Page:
Geography is Everywhere by Elise Schlosser

Apr 18th, 2012 | By admin | Category: Education

Anthropomorphism; Animal & Cultural Geography

The suggestion of giving human emotions to animals; anthropomorphism, has remained a long standing, controversial subject, in many areas including the scientific, civilian, and academic communities.  However, it is a key factor in our attitudes and the positions held as individuals, societies, and cultures on topics ranging from research to farming practices to companionship, just to name a few.

The issue of animal emotions, whether or not they exist, and to what extent lends itself greatly to the scientific community or scientists of various disciplines and research.  For hundreds of years animals have been used in scientific research.   Personally, I am not disputing a need for research, the dispute and question are of the ethics and treatment of non-human and even human subjects, and the assumption they don’t feel because they are “lower than” us.  Also, with the advancements we have in technology, I question how much experimentation really needs to occur with animals?  Although there has been some improvement, much remains the same regarding their treatment, feelings and disposability.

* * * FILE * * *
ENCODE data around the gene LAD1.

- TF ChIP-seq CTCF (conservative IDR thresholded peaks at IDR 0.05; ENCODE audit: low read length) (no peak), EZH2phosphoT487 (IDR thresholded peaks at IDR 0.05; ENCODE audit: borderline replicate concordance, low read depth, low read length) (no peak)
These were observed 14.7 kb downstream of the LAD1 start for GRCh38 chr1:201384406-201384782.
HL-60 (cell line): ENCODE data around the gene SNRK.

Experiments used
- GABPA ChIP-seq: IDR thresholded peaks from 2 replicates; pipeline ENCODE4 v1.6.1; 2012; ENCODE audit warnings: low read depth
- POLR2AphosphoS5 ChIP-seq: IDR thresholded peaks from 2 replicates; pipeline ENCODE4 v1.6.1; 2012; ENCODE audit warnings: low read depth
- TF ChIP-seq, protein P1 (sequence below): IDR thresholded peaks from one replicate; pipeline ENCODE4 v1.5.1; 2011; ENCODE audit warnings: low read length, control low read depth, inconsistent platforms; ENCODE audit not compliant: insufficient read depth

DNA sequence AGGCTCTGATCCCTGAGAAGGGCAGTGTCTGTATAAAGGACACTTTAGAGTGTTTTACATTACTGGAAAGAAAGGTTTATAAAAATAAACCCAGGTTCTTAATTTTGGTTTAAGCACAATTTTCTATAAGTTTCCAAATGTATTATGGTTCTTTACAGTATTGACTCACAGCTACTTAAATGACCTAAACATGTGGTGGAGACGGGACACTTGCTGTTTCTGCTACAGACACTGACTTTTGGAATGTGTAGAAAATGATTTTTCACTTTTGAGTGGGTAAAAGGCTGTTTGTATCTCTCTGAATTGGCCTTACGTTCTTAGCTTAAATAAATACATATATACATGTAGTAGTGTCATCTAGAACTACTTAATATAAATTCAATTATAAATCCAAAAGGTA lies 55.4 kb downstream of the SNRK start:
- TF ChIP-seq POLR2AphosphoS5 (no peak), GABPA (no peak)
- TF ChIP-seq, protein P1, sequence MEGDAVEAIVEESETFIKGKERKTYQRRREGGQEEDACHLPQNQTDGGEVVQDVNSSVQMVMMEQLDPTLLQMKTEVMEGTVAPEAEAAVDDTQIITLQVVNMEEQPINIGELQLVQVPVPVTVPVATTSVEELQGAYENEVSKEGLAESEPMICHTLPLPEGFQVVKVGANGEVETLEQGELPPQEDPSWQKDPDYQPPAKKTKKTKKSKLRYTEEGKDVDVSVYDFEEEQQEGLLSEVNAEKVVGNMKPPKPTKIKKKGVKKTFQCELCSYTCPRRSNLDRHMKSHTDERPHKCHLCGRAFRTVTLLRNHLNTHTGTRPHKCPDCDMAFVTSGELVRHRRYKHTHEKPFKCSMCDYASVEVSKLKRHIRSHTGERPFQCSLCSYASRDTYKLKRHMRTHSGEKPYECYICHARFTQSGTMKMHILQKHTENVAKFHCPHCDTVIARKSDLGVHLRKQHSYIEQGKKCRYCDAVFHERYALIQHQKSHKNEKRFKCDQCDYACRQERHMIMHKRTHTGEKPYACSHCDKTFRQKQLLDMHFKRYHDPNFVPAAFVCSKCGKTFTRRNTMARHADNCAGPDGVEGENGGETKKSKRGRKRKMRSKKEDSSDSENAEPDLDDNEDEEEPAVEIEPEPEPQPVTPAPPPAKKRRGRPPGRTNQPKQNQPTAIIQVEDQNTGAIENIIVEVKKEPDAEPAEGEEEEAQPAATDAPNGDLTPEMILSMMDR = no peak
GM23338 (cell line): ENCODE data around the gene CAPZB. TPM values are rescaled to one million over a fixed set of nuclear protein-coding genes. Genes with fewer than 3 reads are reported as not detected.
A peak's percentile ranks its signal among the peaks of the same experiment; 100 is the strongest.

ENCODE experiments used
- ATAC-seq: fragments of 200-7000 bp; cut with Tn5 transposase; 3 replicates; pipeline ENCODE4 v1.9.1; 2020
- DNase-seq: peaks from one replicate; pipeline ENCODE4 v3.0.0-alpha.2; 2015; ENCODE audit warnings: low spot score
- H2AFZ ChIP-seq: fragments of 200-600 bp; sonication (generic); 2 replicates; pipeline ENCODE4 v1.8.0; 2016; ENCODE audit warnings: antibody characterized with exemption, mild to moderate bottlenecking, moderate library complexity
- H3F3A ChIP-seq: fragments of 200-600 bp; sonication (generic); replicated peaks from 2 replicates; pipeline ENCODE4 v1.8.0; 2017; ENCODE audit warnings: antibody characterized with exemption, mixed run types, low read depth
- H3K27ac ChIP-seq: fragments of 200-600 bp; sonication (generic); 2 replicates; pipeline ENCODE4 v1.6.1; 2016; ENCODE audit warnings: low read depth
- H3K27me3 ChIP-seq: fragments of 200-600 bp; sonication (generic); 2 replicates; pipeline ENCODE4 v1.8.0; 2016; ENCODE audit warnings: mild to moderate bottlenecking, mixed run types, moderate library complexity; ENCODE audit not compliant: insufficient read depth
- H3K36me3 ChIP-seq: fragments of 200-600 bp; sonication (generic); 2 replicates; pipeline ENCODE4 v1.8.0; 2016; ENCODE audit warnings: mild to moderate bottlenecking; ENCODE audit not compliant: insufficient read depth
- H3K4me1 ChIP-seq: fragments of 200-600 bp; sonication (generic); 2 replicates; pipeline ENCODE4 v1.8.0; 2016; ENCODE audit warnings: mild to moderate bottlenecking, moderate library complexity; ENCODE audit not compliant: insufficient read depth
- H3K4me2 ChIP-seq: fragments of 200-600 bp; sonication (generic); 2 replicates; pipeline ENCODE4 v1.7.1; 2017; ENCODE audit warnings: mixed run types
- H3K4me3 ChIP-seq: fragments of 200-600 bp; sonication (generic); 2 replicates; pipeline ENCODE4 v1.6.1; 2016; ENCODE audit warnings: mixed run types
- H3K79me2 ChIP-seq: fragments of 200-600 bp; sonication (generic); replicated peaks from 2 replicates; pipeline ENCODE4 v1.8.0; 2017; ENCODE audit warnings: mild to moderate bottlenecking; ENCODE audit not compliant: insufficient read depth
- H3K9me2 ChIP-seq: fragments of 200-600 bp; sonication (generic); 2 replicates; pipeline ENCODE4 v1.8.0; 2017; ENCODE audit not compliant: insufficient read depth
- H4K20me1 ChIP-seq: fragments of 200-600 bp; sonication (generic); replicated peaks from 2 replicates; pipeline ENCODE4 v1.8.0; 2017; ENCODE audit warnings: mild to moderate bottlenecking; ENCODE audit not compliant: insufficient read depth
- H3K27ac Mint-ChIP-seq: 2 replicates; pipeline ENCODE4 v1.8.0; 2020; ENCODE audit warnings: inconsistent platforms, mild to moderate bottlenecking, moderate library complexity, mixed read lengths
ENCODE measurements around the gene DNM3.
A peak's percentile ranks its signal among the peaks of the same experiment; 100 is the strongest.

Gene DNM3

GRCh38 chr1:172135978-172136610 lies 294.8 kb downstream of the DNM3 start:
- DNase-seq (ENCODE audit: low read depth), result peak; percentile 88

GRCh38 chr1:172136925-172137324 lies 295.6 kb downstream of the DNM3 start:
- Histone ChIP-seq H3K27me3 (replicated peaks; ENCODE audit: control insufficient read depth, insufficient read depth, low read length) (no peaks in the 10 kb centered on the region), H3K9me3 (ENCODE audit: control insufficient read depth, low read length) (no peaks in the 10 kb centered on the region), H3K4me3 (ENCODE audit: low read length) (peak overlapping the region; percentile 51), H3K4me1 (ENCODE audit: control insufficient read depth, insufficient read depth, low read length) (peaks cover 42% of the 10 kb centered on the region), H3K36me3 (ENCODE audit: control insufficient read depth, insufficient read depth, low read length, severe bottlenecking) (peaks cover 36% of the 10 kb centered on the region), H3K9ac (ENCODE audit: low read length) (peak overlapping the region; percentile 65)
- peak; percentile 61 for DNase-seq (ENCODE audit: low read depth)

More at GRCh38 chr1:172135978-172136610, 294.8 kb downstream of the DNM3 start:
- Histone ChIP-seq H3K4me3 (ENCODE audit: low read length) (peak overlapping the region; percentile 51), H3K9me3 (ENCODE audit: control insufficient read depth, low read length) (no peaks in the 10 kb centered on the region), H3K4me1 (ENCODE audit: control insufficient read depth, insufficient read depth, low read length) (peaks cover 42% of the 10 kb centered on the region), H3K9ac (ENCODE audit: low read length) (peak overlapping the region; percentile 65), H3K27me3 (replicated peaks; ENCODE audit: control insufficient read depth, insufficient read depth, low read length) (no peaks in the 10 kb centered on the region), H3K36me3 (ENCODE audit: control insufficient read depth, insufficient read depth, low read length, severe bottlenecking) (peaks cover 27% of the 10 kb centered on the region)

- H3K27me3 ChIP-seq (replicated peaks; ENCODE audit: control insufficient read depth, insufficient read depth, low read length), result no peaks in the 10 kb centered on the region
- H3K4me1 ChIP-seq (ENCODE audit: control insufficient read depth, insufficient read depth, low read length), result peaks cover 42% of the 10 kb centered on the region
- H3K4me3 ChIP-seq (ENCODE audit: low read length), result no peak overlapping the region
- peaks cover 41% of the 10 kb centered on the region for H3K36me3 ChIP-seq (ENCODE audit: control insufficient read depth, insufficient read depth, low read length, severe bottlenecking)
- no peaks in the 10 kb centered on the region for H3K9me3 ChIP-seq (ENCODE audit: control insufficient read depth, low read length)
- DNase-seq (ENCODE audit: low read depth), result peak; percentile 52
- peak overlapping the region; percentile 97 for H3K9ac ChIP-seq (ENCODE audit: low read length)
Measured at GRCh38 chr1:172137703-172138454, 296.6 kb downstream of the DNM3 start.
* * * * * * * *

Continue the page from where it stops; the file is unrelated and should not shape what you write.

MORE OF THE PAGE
Many views stem from a particular cultural landscape.  For example, in the United States, most citizens would find it plain out disgusting to include felines and canines on their dining menu.  They are viewed by many as pets, companions, family members by some, but by many, not dinner.  Yet, other cultures treat cats and dogs as we do pigs and chickens.  Can we judge another because it is not our cultural view?  Whether in a back yard, slaughterhouse, feed lot, or free range farming, the geographical end result is the same. They are still slain for human consumption.

Our society is one of “out of sight”, “out of mind”, and “look the other way”, with many issues, not just animals.  If the public were made aware, or rather wanted to know, may be the more operative word, how our food was raised and processed, there would be more outrage for revision than already exists.  It is my opinion, that the views, no matter what “community” would be different regarding anthropomorphism.

Although a dog with cancer may not know its cancer or equate death with “I will never see you again”, it is my opinion and observation; they absolutely know something is wrong.  It is their intuitiveness, reactions, and behaviors that formulate them to be the companions we seek, that aid in establishing human-animal bonds.  Yet, by many, they continue to be seen as non-feeling, non-thinking commodities that are easily replaced.

This is geography; cultural, animal, economic, just to name a few sub-disciplines.  As I always say, “Geography is Everywhere”.  If you have an opinion about this or anything else related to geography, please email me at: